ADHD remains one of the most misunderstood diagnoses in psychology, at times still shrouded in stigma and misinformation. An effective evaluation will help a parent or individual understand the diagnosis, remove any stigma, and provide empowerment for informed decision-making that reduces the impact of difficulties with attention, impulse control, and executive functioning.
There are two levels of testing that are done for ADHD, depending on the client’s needs. For adults who just need the diagnostic information for themselves of for their medical doctor, the diagnostic process includes a full background history, a limited battery of cognitive tests, and rating scales that ask about the symptoms and impact in daily life, from multiple sources whenever possible. ADHD is very much of an exclusionary diagnosis. There are any number of cognitive and emotional factors that can result in difficulties with attention; making a diagnosis of ADHD requires carefully ruling out these alternative diagnoses.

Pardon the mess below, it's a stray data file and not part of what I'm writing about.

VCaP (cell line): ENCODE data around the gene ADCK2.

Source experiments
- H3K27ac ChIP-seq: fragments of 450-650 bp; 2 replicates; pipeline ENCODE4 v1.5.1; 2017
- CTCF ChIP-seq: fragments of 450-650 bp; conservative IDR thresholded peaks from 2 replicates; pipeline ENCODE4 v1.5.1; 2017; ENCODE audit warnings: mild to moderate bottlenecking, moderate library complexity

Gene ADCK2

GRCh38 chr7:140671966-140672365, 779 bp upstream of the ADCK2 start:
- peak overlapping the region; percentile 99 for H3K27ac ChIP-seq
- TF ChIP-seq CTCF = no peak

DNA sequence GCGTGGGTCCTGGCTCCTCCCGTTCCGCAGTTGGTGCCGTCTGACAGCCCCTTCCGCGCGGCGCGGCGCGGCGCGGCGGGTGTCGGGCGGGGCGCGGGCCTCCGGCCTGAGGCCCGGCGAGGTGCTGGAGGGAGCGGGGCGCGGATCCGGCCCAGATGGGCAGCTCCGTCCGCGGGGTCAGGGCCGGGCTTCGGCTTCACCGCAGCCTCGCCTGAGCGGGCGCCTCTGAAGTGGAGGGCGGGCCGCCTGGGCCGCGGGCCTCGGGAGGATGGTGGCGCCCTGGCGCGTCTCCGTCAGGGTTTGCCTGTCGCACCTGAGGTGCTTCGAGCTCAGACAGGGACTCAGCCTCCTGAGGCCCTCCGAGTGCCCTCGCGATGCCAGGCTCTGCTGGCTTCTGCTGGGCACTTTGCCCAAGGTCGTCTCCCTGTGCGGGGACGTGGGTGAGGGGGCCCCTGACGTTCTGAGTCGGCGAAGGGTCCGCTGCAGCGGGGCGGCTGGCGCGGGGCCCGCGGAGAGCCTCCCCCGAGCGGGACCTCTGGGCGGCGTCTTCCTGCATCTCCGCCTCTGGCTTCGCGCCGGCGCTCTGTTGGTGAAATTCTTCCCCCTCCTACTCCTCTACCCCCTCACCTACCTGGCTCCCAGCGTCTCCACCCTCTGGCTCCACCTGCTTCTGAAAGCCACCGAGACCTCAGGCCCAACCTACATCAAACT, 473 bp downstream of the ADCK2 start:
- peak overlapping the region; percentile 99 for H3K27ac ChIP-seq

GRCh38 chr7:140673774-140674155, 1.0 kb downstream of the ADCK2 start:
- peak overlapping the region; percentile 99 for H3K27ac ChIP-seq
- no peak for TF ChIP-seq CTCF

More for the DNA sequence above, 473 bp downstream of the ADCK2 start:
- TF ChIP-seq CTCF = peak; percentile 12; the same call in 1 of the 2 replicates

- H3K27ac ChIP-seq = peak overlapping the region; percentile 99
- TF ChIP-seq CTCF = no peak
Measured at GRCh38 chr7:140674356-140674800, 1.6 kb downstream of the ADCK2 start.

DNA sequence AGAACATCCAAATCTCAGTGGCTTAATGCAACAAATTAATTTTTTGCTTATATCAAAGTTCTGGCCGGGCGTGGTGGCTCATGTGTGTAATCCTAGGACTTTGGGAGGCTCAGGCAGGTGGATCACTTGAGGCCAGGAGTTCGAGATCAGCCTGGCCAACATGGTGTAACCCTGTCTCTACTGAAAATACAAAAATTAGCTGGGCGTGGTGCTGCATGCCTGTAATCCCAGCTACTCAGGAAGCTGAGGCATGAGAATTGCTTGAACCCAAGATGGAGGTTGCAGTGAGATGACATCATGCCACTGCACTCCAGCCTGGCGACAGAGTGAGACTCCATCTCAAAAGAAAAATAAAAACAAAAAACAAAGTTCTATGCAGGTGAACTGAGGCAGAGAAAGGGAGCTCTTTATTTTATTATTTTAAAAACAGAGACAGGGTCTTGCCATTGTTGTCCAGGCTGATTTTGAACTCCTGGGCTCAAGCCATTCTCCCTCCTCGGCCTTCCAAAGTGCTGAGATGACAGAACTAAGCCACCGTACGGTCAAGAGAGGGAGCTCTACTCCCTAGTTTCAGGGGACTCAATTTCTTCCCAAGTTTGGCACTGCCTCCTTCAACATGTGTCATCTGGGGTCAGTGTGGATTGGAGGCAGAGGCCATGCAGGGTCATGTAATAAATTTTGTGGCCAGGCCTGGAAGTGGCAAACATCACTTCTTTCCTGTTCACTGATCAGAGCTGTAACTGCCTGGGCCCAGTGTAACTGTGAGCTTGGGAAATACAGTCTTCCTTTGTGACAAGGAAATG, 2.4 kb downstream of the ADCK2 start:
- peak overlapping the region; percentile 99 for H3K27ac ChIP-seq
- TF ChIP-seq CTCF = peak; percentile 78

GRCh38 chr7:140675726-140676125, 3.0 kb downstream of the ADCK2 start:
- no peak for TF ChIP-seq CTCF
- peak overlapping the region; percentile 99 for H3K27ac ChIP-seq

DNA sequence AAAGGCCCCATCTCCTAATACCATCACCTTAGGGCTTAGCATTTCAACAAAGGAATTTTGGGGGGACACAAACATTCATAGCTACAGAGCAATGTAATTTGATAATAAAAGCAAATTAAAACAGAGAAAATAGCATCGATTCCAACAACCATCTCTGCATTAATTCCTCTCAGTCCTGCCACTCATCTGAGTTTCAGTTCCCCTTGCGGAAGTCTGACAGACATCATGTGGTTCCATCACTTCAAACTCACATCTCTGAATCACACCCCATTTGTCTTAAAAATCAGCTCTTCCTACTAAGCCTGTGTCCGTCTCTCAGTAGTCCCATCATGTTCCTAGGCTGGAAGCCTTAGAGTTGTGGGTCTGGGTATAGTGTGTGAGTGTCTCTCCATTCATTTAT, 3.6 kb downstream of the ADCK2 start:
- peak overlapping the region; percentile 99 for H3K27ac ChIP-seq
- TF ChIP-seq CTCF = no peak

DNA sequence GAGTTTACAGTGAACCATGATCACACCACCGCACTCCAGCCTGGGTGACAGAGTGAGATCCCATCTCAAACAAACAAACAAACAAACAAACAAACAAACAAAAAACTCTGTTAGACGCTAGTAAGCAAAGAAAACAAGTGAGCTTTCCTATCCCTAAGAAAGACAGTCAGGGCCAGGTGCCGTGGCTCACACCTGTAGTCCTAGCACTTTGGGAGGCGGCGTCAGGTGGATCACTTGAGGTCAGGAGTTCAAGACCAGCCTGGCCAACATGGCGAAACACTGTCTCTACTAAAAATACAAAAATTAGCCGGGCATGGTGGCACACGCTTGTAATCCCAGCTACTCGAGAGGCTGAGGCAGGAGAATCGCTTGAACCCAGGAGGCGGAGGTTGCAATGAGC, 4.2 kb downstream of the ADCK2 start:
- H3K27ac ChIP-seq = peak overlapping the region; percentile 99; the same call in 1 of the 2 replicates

For students seeking ADHD diagnosis, there is often benefit to doing a full psychoeducational evaluation (which is described further above under the Dyslexia Testing). Students with ADHD are often able to receive accommodations in school and on high stakes tasks, but schools and testing services typically require a full psychoeducational evaluation in order to allow a student to qualify for these kinds of accommodations.